Fraud detection and prevention is always a batter field. Fraudsters will keep finding new ways to game the system. On the other hand, that is a big business opportunity. Let see how crowded the market is:
This is a hand selected list of some notable players in this markets. There are couple interesting observations:
Machine learning (or AI) is a must-have feature to the product.
Big data is still a treasure box with big potential.
Rule based system is still popular (it is old fashion?).
A hyper system combining rules and AI will be promising.
Visualization can be helpful and user friendly for customers.
Anyway, here are two nice summaries from seon.io and unfraud.com:
If you work on e-commerce, beside making sure the online payment is smooth, another critical task is to deal with fraud! Fraud shares lots of common characteristics with (information) security. Good guys and bad guys are always fighting endlessly, just like Marvel comics: super heroes vs. super villains.
Credit: Marvel Comics
Most company either builds an in-house solution or use some market available solution. So what is the hard core of a fraud management system?
Before answering this question, maybe we can go through a simple e-commerce checkout flow (you know in reality, it will be much more complex):
In last 5 years, I have worked on three fraud management systems. In a plaintext, we gather all possible “evidences” of fraudsters and try to convict the “crime”. Translate the previous sentence to technical words: a payment transaction comes to a rule engine, it will run bunch of rules at real time, then outputs a decision like reject, approve, review, etc. Based on the configuration and the business model (Merchant on Record or not, etc.) , the payment system will take corresponding action.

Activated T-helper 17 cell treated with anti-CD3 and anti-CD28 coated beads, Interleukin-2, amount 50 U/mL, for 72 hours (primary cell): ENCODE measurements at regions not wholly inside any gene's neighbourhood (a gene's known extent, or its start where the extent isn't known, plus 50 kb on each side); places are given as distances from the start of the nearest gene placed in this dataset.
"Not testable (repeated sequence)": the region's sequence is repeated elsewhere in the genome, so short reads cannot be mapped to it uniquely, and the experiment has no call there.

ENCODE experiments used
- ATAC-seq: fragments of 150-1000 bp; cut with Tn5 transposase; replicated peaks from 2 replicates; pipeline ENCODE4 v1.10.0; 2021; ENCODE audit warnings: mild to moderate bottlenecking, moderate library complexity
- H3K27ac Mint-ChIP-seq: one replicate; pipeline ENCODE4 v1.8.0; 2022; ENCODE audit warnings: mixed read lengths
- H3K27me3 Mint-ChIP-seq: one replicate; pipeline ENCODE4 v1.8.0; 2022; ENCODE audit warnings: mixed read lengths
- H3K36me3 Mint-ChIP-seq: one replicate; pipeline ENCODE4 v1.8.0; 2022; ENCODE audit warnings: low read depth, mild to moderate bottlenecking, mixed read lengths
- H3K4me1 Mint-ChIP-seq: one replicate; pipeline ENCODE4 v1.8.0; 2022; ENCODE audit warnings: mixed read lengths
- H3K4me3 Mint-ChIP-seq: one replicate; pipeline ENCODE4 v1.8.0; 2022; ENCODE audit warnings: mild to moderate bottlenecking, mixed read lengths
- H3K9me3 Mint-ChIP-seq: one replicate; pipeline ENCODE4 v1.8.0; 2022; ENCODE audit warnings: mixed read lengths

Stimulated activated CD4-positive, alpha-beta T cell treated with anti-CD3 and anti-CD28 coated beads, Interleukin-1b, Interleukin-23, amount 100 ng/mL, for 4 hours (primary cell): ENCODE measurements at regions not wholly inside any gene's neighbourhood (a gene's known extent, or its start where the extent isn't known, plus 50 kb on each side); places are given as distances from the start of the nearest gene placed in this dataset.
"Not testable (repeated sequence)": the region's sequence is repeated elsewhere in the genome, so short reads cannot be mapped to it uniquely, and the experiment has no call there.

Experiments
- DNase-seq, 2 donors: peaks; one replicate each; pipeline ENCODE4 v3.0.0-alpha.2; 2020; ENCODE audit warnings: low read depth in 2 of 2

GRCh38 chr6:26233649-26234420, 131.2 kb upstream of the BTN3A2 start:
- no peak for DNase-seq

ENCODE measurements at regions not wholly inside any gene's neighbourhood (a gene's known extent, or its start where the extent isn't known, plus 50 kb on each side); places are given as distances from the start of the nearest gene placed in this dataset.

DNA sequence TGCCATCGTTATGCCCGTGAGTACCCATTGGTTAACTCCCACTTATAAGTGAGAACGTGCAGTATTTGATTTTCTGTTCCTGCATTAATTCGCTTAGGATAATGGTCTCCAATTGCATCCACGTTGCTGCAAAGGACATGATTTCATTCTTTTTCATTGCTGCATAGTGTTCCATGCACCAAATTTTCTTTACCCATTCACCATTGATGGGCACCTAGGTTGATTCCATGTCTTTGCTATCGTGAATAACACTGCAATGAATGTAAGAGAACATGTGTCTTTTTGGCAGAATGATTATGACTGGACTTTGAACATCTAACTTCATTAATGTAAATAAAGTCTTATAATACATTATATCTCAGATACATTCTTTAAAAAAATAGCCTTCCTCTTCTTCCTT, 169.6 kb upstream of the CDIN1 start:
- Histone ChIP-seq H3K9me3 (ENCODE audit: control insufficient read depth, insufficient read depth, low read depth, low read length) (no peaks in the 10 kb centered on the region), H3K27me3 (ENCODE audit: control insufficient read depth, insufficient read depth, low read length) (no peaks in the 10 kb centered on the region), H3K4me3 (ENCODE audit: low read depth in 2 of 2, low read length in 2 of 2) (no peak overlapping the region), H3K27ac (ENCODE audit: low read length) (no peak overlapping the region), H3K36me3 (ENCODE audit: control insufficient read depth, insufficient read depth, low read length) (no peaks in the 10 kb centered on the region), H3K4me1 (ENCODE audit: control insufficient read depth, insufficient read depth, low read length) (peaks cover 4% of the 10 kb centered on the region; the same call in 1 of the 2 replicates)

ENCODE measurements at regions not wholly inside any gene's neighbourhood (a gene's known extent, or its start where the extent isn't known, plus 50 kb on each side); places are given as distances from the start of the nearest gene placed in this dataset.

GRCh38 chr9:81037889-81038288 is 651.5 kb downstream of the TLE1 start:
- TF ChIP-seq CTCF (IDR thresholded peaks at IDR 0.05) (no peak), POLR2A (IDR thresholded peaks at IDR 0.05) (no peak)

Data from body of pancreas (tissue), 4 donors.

To build the rule engine, Drools is a popular choice. Of cause, we can build a similar in-house version too. The key is the rules. Here is a list of some rules:
Be in the Horzion project for months now, learn lots of new things and it might be a good time to document some learnings.
To switch from monolithic service to micro service means a total mightset change. The frist thing is to become a DevOps. You need to write/debug/test your code, build/deploy the code locally and remotely and monitor the service. This is very chanllenging in mature company because thses functions are isolated into different teams/organizations.
Here are some components in building microservice:
authentication for internal and external users
something need special handling:
how to handle exception: you can throws an exception in one service and hope another service catch it in old fasion.
how to pass data between services: if several services need to process the same request at different stage. if you need to merge the reply from couple services? or some service need the same intermedian data?
how to resolve service dependency: the business logic can be sync or async.
how to handle failover: if a service not available, will it retry and how?
how to document your service: this will impact how user can easily use the APIs
What is the term? “The simultaneous presentation of information and controls such that the information becomes the affordance through which the user obtains choices and selects actions.” – Roy Fielding
To understand this, we need first to understand what is the benefit: decouple client and server of RESTful API. In current API development, the client follows the API specification and any change at server side will break the client code.
How to solve this? Image if the client follow the action told by the server and the code is adaptive enough to the actions. Then the server can evolve independently.
Recently, I get involved into the activity of scale an existing application to support much higher throughput. It is all about scalability! Mysql with sharding still doesn’t work. Cacheing need to be improved. How to cooperated with new analytic system?